Joe “Popeye” Mitchell, a Billings native who steered his way to regional prominence by driving Yellowstone National Park’s iconic yellow buses for 35 years, died on Jan. 2 in Olympia, Washington, at the age of 95.
“He lived a pretty adventurous life,” said Peter Fadde, Mitchell’s nephew.
“When John Wayne came to Yellowstone for a week, he drove him around,” said Ed Fadde, Peter’s brother.
In an interview with the Billings Gazette in 2007, Mitchell said he met people from around the world while working summers in the park, including the king and queen of Nepal.
"I loved that job more than any job I had," he said in the interview.
Born in Billings
Mitchell was born on July 23, 1922, in Billings, the third oldest in a family of six. His mother, Pearl Pyock (Bubulj) Mitchell, had emigrated from Lika, Yugoslavia, to join her parents in Red Lodge in 1913. Mitchell’s father, Joe Bubulj, died of Rocky Mountain fever in 1933 while working in the small town of Klein, just outside Roundup, leaving Pearl to raise the six children on her own.
The family scraped by on a small farm on the Billings Bench, Peter said. During World War II the Mitchells moved to Detroit to find jobs supporting the war effort. Joe Mitchell, unable to enlist in the military, was employed by the Cadillac Motor Car Co.
Mitchell returned to Billings in 1947. His mother — whose obituary claims she was the first woman taxi driver in Musselshell County in a business she formed with her husband — encouraged him to take the test to drive a Yellowstone bus, which required him to maneuver up the narrow and steep Black Otter Trail.
"As my turn was approaching, I was getting more and more nervous as I had never driven anything except a car," Mitchell wrote in a booklet about his bus-driving years. " … When I first got behind the steering wheel, I thought, 'Holy cow.' I felt like I was behind the steering wheel of a big Greyhound bus."
He passed the test and hopped a train to Gardiner to begin what would be a long career in the nation’s first national park.
At first he began driving the mid-1930s White model 706 touring buses until they were phased out, said Leslie Quinn, one of Mitchell’s friends and a co-worker.
When not working in the park, Mitchell was employed by the Northern Pacific Railroad. He’d take leave from that job in the summers to work in Yellowstone until retiring from the park position after the summer of 1996.
“His love of Yellowstone would result in his requesting, not always successfully, a leave of absence virtually every summer, and he told me that he reported his poor mother as ‘on her deathbed’ many summers, only to return after the Yellowstone summer season to report on her miraculous recovery,” Quinn recalled in an email. “Often in such summers, he’d be assigned the run to meet the Northern Pacific train in Livingston, and he would don sunglasses, turn his collar up, and pull his hat down to find his passengers in the station and hope to not be recognized by any railroad colleagues.”
He received his Popeye nickname from fellow drivers because of his short, stout stature, square jaw and his fondness for smoking a pipe.
“Popeye was the senior guide and mentor to many of us,” Quinn said of his arrival to the park in 1980. “His wry sense of humor, deep knowledge of all things Yellowstone, and good judgment made him the company’s ‘go to’ driver for all sorts of special jobs, including taking foreign royalty on tours of the park, and using a single-lane fire road to take Lady Bird Johnson to the summit of the park’s 10,243-foot Mount Washburn in the late 1970s.”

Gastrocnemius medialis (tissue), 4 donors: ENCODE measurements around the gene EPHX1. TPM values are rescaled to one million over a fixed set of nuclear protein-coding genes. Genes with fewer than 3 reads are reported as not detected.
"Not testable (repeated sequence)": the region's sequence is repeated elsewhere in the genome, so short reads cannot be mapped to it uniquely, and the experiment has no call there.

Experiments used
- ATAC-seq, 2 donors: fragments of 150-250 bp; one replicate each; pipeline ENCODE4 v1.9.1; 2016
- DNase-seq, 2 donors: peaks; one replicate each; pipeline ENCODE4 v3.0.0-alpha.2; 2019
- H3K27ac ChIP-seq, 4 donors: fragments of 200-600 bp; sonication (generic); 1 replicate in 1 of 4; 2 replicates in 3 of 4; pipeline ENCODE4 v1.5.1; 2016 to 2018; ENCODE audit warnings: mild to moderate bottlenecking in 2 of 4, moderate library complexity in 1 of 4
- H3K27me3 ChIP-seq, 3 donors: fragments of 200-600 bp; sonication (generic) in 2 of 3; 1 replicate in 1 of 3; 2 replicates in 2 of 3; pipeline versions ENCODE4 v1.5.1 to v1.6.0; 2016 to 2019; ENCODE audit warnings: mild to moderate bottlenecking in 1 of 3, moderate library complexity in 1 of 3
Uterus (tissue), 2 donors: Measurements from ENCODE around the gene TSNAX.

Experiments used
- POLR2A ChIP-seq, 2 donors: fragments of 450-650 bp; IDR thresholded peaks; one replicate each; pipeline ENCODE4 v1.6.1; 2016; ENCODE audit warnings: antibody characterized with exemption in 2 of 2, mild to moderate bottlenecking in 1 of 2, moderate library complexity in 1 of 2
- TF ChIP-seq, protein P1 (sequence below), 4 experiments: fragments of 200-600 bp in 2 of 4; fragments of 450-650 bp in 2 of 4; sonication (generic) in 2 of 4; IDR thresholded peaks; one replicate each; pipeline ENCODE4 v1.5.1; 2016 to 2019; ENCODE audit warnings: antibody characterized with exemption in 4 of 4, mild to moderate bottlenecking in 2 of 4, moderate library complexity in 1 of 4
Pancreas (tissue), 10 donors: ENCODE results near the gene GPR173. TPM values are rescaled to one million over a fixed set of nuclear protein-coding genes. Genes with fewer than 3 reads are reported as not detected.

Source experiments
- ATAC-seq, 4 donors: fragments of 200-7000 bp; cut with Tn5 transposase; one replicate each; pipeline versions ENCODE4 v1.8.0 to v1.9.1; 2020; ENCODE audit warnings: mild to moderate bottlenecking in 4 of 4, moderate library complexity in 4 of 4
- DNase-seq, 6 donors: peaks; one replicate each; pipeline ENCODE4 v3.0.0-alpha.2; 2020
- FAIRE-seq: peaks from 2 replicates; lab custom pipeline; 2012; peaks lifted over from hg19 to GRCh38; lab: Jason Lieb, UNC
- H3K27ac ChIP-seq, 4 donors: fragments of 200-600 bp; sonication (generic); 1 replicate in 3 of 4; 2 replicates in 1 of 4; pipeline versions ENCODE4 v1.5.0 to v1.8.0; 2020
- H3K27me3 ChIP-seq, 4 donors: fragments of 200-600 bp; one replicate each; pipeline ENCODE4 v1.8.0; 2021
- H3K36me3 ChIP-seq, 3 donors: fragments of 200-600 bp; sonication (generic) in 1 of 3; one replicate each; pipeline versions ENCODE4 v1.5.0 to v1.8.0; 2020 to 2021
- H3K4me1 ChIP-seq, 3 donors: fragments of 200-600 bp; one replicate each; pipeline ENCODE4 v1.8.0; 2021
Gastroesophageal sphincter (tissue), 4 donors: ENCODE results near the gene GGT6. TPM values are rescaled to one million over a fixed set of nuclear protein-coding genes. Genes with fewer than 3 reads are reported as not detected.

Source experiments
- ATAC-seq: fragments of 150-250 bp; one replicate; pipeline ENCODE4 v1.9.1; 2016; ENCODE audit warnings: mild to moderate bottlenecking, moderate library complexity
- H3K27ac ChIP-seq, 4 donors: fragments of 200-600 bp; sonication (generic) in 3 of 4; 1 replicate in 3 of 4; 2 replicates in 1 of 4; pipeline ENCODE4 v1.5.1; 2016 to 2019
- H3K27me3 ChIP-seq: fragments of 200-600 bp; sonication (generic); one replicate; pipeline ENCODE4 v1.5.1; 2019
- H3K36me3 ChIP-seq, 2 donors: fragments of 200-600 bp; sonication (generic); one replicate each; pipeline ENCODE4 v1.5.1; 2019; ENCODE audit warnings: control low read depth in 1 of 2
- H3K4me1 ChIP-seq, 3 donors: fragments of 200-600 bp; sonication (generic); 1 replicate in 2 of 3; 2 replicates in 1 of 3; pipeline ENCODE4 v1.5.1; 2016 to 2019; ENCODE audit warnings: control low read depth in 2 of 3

Mitchell and his friend at Aspen View Retirement Residence, Frenchy La Jesse, memorialized his career in the park by self-publishing several editions of the 45-page paperback titled "My Thirty-Five Years Driving Bus in Yellowstone National Park."
“He’s kind of the legendary Yellowstone Park figure,” said Peter Fadde, a fact that didn’t hit home until he worked in the park during the summer of 1975.
Yellowstone seems to figure heavily in the Mitchell family lore. The Faddes' mother, Ruby, met her first husband while working in the park.
It was during visits to relatives in Billings when Peter developed some of his most enduring memories of his uncle.
“It was all about hunting and fishing,” Peter said.
Mitchell would take them on a relative’s ranch near the Crow Reservation to hunt deer.
“He knew where all the good fishing holes were,” Peter added.
One of Mitchell’s favorite pastimes in the park when he had free time was to fish, he told the Gazette, always carrying a fishing rod in the back of his buses.
“As he worked and enjoyed Yellowstone across decades of changing park management, he would offer his displeasure with the change from unlimited trout catches to limits that recognized the necessity of maintaining a healthy fishery: ‘These days,’ he would offer, ‘you have to be a criminal to get a decent meal!’” Quinn wrote.
Peter also remembers his uncle as a fierce gin rummy player.
“He was no-holds barred,” Peter said and laughed. “You’d think he’d give a 10-year-old kid a break, but he’d just give us money and then take it all away.”
Mitchell will be buried in Mountview Cemetery in Billings where his mother and two sisters — Mildred Williams and Angelyn Mitchell — are also interred. He was also preceded in death by a brother, Michael Mitchell, and his sister Ruby Fadde. He is survived by the youngest of his sisters, Marjorie Milligan of Olympia, Washington.
A memorial service will be held on Saturday, Jan. 13, at 10 a.m. at St. Nicholas Eastern Orthodox Church, 401 Lewis Ave., to be followed by burial at MountView Cemetery. All are welcome.